The more precisely you can measure the performance of your marketing strategy, the better your ROI will be. You don’t want to go into a major webinar event unaware that, for whatever reason, your Facebook ads never get clicks from your client’s IT department — you need that information before you start.
But webinar marketing best practices aren’t just about targeting, they’re also about flexibility. If your free social posts are leading to tons of conversions early on, make some more! If your paid LinkedIn ads aren’t getting the ROI you need, but your promoted tweets are, shift your marketing strategy. The quicker you are at reacting to feedback, the better your results will be.
Use all applicable marketing and promotion channels
Your marketing strategy starts with using conventional channels that work for you, including Adwords, LinkedIn, guest blogging, and email, but you can go beyond that. If it’s an asset that you could use to reach leads, now’s the time to put it in play. You can spoof thought leader presenters (with their permission) and send emails promoting their presentations that reply to your own webinar event team. They can be as simple as, “Hey, I hope you saw this presentation I’m giving on [topic] at [event/time]. Click to register.” The important thing is using their influence to build your event.
You should also ask presenters to promote for you, providing them sample emails or guest blogs to send to their own contacts. They’re as interested in building their own brands as you are, and many of them will be happy to lend their voice — especially if you make it easy for them by providing content they can share.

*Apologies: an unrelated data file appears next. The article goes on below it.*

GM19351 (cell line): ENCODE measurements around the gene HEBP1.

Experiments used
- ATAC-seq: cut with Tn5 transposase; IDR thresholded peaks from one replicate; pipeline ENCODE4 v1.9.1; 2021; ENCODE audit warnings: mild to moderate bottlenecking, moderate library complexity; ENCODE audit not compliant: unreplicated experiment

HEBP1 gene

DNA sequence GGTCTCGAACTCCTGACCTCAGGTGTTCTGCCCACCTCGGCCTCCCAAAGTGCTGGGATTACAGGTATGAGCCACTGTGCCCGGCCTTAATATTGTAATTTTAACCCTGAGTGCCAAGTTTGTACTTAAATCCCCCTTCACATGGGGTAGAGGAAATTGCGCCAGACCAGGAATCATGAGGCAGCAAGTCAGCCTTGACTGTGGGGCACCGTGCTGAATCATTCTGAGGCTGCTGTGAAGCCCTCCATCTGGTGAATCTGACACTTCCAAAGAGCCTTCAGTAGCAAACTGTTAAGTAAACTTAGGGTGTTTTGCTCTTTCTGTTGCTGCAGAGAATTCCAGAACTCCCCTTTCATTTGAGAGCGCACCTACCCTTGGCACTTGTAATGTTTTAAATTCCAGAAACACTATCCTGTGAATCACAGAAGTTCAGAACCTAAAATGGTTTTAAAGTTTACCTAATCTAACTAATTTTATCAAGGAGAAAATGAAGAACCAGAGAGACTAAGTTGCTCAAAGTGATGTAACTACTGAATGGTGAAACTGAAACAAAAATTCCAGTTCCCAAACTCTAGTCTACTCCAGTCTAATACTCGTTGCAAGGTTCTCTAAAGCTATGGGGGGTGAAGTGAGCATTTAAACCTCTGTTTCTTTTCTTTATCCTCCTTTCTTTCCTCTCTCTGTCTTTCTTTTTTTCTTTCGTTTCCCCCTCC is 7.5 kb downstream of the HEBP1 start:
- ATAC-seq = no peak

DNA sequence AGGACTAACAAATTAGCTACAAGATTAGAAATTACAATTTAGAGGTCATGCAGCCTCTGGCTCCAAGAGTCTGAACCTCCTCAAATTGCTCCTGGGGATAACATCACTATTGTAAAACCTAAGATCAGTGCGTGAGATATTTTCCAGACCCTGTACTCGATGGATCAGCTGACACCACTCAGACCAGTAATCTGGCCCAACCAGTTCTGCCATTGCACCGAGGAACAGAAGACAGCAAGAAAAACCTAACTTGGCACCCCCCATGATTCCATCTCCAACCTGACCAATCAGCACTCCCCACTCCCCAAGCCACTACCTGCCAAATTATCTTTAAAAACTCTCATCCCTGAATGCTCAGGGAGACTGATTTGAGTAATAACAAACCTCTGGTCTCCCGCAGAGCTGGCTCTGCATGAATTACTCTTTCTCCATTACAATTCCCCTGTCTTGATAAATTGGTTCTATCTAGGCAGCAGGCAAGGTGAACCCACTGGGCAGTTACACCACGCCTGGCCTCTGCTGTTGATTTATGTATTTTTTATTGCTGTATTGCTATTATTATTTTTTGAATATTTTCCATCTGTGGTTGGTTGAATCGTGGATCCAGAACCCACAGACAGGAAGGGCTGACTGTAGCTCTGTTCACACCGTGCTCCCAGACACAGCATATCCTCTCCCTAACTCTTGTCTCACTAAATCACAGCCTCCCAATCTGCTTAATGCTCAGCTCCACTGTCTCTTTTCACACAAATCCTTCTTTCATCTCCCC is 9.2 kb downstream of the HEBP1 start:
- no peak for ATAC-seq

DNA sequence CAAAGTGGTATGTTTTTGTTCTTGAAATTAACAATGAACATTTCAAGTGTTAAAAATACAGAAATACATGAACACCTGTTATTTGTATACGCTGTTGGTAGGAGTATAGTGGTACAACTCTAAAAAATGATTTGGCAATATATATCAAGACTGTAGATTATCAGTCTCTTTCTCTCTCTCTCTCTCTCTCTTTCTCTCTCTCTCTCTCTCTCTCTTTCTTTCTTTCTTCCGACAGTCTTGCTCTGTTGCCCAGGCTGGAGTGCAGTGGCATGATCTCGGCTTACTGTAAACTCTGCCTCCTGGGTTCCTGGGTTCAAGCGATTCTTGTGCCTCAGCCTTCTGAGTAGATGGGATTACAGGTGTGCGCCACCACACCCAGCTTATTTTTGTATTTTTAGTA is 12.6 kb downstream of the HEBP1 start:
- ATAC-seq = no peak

Plan your webinar event follow-up
We often come out of webinar events with 20,000 or more registrants, thousands of attendees and varying data points for each lead. If we had to sit down and figure out how to use that data after the fact, it could take us a week or more to actually follow up. And by then, we’d have lost a lot of interest and opportunities.
That’s why it’s crucial to figure out how to break up your registrants, and what you’re going to do for each group before the event is over. Who gets passed to the sales floor? Who gets dropped into the nurture track? What type of content and marketing strategy will you use for each group? We like to divide registrants into four groups based on attendance vs. nonattendance, and contacts vs. leads, but you should also look at market segmentation, position, and other factors that might affect your messaging.
Don’t forget to send out notices when the content is available on-demand! Your registrants were interested enough to register, but a lot of them have busy lives. Give your audience a way to watch the webinars on their own time, and you’ll get a lot more value from the event.
Make the experience enjoyable for everyone
Making a big digital event is a lot of work for your team, but it can also be a rewarding experience. Show everyone you appreciate their work, and make sure they feel like they have a voice in the event. Getting your team to love what they do will help you continue to get great results and up your game with each webinar event.